I heard trough the media that pope Francis wants to limits the pope’s power and the pope’s always last word thing. Is it true?
I don’t think he can.
One Pope can not bind a future Pope. Each Pope has the full powers of his office. As soon as he ceases to be Pope, any changes to Canon Law that Francis makes, can just be undone by the next Pope.
The only way to limit a Pope’s power would be for an Ecumenical Council to decide that there were doctrinal reason that some powers were not licit.
Never mind the media, you should know you can’t trust their reporting on Pope Francis. Have you seen anything actually written or said by him that indicates this?
It wouldn’t surprise me.
While Pope Francis cannot change the nature of the office, he can change the actual operations of the Curia and the way to exercise the Petrine office. He could push decisions down to local dioceses in an exercise of subsidiarty. Likewise, he could expand synodality in the exercise of the Petrine office.
Like what was said, above, he cannot change the nature of the Petrine office nor bind a successor. It’s all a matter of what is the best way to govern, but not a fundamental change in the nature of the Petrine office.
This is exactly right. He can limit himself any way he wants but then he can turn around and reverse that any time he wants. Any future Pope can simply reverse the Francis’ self-imposed limitation.
It’s just nonsense.
You are correct. He could change those things. But equally, the next Pope could change them right back.
Francis can voluntarily limit his own use of the power of his office. But all future Popes, and even Francis himself, always retain the right to take back that power.
If the Pope wants to limit what He says, then all he needs do is say nothing. But he cannot limit what future Popes say. Besides, Papal infallibility has not been used since 1950’s. Pius XII was the last one to speak infallibly.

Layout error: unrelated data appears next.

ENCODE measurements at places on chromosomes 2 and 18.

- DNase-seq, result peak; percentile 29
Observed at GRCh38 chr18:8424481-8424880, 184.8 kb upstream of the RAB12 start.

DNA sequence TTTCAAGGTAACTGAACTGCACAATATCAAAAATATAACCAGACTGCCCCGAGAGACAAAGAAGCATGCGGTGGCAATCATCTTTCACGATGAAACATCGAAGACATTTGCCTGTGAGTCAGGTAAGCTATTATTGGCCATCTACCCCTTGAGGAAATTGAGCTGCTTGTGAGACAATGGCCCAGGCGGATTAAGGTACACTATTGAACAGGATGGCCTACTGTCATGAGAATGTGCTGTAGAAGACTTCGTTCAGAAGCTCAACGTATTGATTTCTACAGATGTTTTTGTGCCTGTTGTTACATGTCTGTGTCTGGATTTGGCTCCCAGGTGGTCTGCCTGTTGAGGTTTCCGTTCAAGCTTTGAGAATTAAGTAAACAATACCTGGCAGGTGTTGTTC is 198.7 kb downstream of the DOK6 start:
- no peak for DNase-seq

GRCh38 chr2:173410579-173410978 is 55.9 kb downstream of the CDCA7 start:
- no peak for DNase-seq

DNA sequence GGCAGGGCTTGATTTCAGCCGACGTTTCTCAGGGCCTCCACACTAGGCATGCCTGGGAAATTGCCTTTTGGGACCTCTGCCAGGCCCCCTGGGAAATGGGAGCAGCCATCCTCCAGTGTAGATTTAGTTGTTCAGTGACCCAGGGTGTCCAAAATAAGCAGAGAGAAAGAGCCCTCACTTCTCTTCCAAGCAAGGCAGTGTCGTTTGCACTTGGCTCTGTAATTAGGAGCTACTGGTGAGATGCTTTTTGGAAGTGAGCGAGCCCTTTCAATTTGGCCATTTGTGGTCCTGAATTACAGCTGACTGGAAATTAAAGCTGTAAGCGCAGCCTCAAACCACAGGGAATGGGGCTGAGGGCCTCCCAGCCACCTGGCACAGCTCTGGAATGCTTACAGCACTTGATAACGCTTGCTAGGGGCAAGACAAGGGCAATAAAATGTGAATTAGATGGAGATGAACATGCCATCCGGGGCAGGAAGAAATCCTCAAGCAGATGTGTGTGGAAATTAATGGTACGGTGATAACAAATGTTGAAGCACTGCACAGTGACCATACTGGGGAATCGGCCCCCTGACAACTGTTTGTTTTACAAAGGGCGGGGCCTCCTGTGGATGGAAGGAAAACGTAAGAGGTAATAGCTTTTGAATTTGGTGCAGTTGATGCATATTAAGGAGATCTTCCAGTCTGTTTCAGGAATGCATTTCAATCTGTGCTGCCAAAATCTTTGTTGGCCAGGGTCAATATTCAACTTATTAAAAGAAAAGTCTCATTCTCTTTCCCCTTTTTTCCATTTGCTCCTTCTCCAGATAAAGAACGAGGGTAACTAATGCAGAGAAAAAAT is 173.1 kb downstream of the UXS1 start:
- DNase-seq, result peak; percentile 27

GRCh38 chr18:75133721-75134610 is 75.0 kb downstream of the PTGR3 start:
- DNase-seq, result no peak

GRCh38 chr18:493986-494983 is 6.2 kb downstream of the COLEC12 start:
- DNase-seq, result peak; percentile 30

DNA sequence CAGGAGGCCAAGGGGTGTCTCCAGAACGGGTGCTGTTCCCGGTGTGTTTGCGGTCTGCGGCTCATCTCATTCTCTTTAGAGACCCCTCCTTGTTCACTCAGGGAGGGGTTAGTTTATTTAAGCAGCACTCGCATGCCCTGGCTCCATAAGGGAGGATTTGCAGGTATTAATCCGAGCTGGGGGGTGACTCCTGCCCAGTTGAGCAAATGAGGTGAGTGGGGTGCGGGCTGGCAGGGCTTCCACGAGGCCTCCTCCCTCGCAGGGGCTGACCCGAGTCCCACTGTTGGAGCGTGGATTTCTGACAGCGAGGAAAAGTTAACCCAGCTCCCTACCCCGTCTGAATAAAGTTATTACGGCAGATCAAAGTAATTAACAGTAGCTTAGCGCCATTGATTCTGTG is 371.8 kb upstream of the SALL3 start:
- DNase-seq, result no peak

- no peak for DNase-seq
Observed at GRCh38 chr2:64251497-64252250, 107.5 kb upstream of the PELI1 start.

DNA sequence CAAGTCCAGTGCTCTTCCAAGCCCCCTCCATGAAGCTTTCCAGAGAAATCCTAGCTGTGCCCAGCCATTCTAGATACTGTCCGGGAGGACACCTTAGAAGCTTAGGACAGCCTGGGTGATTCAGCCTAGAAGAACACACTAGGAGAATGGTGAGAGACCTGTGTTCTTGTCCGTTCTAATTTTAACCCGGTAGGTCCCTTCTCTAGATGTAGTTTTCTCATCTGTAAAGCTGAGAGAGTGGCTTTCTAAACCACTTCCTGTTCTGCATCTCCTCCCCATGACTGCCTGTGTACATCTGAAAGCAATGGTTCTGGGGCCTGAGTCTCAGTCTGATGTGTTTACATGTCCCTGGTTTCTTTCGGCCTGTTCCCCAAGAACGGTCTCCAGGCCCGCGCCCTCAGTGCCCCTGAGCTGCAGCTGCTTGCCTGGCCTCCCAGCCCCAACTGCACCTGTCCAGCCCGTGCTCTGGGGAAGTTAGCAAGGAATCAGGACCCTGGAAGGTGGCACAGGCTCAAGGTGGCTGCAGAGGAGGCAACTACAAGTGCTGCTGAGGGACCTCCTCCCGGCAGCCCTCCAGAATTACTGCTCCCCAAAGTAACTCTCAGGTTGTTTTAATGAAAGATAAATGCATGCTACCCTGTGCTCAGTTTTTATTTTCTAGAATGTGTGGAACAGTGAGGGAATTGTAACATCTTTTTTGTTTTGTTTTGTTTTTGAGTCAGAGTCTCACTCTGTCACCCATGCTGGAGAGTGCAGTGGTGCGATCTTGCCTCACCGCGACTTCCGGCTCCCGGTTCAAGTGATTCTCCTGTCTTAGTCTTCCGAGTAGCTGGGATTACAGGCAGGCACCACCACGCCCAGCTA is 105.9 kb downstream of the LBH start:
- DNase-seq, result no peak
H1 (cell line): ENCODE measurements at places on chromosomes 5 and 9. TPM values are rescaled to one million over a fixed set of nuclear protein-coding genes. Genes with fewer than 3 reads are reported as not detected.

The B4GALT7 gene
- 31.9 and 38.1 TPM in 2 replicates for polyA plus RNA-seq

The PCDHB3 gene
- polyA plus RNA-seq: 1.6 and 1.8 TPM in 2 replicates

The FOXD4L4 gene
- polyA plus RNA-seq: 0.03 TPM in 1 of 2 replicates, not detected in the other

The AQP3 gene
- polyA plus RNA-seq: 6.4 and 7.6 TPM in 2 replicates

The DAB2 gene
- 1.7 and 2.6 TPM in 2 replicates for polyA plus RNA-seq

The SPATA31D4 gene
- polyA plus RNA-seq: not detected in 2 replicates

Popes may state their opinions like anyone else and because of their position, we must respect them but that does not comprise infallibility.
Not true. Bl. John Paul II spoke infallibly (in the teaching authority of the ordinary Magisterium) on the issue of the male-only priesthood.
Edit: likewise every Pope who teaches against abortion speaks infallibly,
Taken to the limit, do you mean can a Pope eliminate the Papacy altogether? No, but obviously he can resign.
JPII wasn’t the first Pope who taught this. And
As Vatican II noted, the weight to be given such teaching is “according to the mind and the will manifested; this is shown especially by the nature of the documents, by the frequent repetition of the same doctrine, or by the tenor of the verbal expression.” Thus, more weight would have to be given to something taught many times by successive popes than to something taught once by one pope.
=Timi Celcer;11438473]I heard trough the media that pope Francis wants to limits the pope’s power and the pope’s always last word thing. Is it true?
I SUSPECT what it means has NOTHING to do with Papal Authority; rather it aims to get the entire church involved in new ways. Most especially the Bishops.
What the Pope is doing, essentially, is being very prudent about when he uses that power. He is limiting himself, but not his successors. It is evident, though, that he knows the use of papal prerogative is needed. He’s personally signed excommunication orders and disciplined religious communities almost entirely on his own initiative, for example. In consultation with the Holy Office he has halted some attempts to act contrary to doctrine.
Perhaps he is setting down a model, but his successors do not have to follow that model, just as he is not bound to follow Benedict’s style of governance.
All this highlights the amazing mystery of how the Holy